poetry

National Poetry Month: Resources for Poets and Writers

We’re in the final full week of National Poetry Month. This week we’re featuring resources at Doherty and around Houston for aspiring poets.

Houston supports an active creative writing scene.  In addition to having our own Poet Laureate, Gwendolyn Zepeda, poetry events and literary readings are held throughout the city almost every week. Here are a few sites for finding an event near you:

Poetry Events at Houston Public Library

The Poetry Card – Readings Around Town

First Fridays Poetry Reading Series

We also have a wealth of resources at Doherty to help aspiring writers develop their poetic voices. If you’re looking for some inspiration, try reading new poetry in a literary magazine or  journal. You can access full-text articles from some of the top journals in the field through the library website:

Ploughshares

American Poetry Review

The New Yorker

Poetry Magazine

The Atlantic

The Paris Review


For books about poetry writing and more Poetry Month resources, see our Poetry Month Pinterest board.

National Poetry Month: U.S. Poet Laureates

It’s National Poetry Month, and this week we are exploring U.S. Poets Laureate and their changing roles over the years.

The position of poet laureate of the United States is somewhat different from that of Britain, where the title was first established in the 17th century. Whereas the British office renders the laureate a salaried member of the British royal household, the United States poet laureate acts as the chair of poetry for the Library of Congress.*

In the U.S.,  the poet laureate is charged with raising “the national consciousness to a greater appreciation of the reading and writing of poetry.” The poet is chosen yearly by the Librarian of Congress.  The position was instituted in 1937 as the consultant in poetry to the Library of Congress and was held by 30 poets before an act of Congress in 1985 changed the name to poet laureate.**

There have been 52 Poets Laureate.  Here are a few notable poets to explore:

Robert Penn Warren (Laureate 1944-45 and 1986-1987) – Best known for his Pulitzer Prize winning work of fiction All the Kings Men, Warren was also regarded as one of the best poets of his generation. His works were often inspired by Southern history and Southern life.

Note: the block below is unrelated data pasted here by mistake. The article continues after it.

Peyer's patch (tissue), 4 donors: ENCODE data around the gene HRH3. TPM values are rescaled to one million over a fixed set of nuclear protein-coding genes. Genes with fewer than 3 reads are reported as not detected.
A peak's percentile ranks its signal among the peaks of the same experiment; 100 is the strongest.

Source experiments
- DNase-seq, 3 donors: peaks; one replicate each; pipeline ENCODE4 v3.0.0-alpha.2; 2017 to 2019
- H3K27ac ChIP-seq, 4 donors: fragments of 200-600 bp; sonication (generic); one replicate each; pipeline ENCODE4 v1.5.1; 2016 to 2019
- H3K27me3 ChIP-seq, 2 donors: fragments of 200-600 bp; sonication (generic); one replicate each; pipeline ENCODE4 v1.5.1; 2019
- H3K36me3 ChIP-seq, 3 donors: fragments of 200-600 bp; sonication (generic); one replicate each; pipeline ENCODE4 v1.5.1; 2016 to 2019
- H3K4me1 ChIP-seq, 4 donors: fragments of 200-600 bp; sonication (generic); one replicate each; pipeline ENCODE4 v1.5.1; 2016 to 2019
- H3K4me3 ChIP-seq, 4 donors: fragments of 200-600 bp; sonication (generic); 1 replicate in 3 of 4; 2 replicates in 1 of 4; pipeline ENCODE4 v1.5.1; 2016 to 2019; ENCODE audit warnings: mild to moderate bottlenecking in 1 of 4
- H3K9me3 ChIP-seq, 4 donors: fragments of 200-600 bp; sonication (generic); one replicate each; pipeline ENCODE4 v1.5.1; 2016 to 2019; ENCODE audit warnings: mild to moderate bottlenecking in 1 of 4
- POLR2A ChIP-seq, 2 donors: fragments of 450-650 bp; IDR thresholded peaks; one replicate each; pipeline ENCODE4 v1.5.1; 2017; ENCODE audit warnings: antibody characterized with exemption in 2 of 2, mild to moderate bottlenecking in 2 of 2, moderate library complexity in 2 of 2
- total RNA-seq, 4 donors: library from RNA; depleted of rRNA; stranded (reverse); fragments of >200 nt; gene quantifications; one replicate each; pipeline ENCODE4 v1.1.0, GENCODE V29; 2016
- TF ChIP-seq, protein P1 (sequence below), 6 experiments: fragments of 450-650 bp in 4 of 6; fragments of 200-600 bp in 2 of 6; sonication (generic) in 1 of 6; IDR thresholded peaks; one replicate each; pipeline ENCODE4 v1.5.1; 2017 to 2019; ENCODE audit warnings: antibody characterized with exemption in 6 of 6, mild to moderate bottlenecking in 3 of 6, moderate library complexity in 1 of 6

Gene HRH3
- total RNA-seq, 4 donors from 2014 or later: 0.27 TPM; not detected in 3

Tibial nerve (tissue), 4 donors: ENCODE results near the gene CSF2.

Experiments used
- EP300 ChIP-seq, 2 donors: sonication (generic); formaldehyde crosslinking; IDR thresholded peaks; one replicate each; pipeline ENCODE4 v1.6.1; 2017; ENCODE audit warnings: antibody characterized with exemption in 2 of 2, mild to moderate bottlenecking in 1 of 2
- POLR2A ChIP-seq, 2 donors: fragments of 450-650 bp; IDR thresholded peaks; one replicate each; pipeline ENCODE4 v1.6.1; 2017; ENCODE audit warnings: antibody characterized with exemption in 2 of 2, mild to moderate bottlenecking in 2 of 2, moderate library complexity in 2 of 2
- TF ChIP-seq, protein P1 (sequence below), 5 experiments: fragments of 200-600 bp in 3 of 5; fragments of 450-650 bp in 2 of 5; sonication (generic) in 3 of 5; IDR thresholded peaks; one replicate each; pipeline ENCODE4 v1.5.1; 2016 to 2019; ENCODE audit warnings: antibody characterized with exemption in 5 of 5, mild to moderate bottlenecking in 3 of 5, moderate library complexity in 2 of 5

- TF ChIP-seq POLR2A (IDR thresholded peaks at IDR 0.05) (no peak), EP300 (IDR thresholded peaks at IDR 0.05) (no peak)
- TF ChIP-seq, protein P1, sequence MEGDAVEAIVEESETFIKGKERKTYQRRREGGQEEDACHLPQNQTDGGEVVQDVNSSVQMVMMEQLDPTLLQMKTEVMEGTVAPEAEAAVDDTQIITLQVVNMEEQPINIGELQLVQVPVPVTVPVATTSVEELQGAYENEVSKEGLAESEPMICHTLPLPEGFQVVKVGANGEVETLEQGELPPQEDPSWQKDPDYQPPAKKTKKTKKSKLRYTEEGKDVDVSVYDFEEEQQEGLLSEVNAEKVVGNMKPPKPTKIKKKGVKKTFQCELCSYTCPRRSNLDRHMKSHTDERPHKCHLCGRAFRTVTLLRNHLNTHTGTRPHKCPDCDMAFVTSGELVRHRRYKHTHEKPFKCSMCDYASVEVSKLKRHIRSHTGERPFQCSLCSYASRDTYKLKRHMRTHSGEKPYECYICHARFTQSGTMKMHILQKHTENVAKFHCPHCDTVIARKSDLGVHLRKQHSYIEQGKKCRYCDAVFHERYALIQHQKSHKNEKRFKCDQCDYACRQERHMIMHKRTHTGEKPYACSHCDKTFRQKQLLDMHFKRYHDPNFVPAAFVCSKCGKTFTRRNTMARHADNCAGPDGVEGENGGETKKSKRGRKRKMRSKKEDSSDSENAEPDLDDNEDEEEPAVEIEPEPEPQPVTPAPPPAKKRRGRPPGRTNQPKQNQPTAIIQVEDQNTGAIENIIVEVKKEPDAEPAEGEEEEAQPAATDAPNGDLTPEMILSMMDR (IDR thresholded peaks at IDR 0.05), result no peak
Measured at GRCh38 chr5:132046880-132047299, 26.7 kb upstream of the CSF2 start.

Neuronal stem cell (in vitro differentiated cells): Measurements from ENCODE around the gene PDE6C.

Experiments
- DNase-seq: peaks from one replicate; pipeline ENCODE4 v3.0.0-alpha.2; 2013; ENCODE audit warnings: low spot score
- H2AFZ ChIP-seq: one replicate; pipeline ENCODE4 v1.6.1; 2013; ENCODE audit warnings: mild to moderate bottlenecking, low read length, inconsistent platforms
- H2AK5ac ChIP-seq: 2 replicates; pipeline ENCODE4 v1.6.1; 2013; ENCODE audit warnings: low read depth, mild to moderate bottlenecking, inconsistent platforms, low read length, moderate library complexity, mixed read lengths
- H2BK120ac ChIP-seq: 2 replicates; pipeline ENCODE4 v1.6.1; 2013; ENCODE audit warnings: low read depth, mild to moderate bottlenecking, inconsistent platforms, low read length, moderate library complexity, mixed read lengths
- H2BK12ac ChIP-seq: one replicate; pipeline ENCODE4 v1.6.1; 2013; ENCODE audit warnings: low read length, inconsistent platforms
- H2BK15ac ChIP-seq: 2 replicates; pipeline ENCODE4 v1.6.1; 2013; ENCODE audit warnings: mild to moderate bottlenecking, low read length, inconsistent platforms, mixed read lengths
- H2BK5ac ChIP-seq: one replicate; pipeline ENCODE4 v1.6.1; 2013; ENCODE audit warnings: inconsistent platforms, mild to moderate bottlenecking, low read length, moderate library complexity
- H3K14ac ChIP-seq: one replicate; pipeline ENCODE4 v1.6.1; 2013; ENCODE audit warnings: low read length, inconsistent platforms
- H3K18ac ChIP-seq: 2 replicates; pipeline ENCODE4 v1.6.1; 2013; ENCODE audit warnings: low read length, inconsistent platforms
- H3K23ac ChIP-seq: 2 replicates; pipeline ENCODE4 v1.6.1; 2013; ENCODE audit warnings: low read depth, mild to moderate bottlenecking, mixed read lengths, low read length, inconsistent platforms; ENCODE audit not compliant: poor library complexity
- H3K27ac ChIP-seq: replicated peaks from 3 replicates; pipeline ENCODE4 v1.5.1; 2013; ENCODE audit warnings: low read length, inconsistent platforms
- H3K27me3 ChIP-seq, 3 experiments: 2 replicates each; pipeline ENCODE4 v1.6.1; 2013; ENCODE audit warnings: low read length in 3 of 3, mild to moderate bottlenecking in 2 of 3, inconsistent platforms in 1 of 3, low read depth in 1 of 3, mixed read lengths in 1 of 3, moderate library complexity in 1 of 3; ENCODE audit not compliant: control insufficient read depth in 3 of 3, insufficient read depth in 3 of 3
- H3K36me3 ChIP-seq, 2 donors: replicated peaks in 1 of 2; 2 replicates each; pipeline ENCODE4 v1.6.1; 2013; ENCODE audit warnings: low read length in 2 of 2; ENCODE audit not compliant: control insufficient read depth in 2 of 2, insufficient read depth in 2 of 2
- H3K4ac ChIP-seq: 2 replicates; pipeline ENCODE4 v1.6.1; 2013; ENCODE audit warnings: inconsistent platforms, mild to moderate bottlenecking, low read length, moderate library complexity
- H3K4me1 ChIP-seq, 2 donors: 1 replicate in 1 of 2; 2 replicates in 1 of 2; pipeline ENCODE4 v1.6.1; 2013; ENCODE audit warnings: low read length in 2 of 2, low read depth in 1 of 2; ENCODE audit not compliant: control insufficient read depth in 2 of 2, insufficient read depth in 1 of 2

Gwendolyn Brooks (Laureate 1985-1986) – Gwendolyn Brooks was a highly regarded poet with the distinction of being the first African-American author to win the Pulitzer Prize and the first black woman to hold the position of Poet Laureate. Many of Brooks’s works display a political consciousness, especially those from the 1960s and later, with several of her poems reflecting the civil rights activism of that period.

Billy Collins (Laureate 2001-2003) – Dubbed “the most popular poet in America” by Bruce Weber in the New York Times, Billy Collins is famous for conversational, witty poems that welcome readers with humor but often slip into quirky, tender or profound observation on the everyday, reading and writing, and poetry itself.

For additional poetry resources, see our National Poetry Month Pinterest board. 

National Poetry Month: Catholic Poets

April is National Poetry Month, a time when literary organizations, libraries, schools and poets around the country band together to celebrate poetry and its place in American culture. To celebrate, we’ll be posting reading lists and poetry resources every week. This week we are exploring Catholic writers and their impact on the poetic tradition. Find sample poems and more information by clicking on each poet’s name.

The Saints and the Spiritual Tradition

Although they are not often studied from a literary perspective, the spiritual writings of these saints provide early examples of Catholic devotional poetry. 

St. Francis of Assisi – Several poems praising God and nature are attributed to St. Francis, founder of the Franciscan Order.

St. Hildegard of Bingen – This Benedictine visionary’s prolific writings include poetry, hymns, and theological treatises.

St. Teresa of Avila – A Spanish mystic and Camelite nun, St. Teresa documented her spiritual evolution through poetry and other theological works.

The Medieval and Renaissance Traditions

Francesco Petrarch – Petrarch, considered by many to be the father of Humanism, is also credited with the development and popularization of the Italian sonnet.

Geoffrey Chaucer – The undisputed father of English poetry, Chaucer is best known for his memorable portraits Canterbury pilgrims in The Canterbury Tales.

Dante Alighieri – Dante Alighieri’s epic poem La Divina Commedia presents an allegorical vision of the afterlife and is among the most significant works of Western literature.

The Modern Tradition

Gerard Manley Hopkins – Hopkins was a Jesuit priest and is generally considered one of the greatest poets of the Victorian era.

Hilaire Belloc – Belloc was a controversial figure known for both his radical political views and his mastery of light poetry in the style of Lewis Carroll and Edward Lear.

Thomas Merton – A monk who lived in isolation for several years and one of the most well-known Catholic writers of the twentieth century, Thomas Merton was a prolific poet, religious writer, and essayist.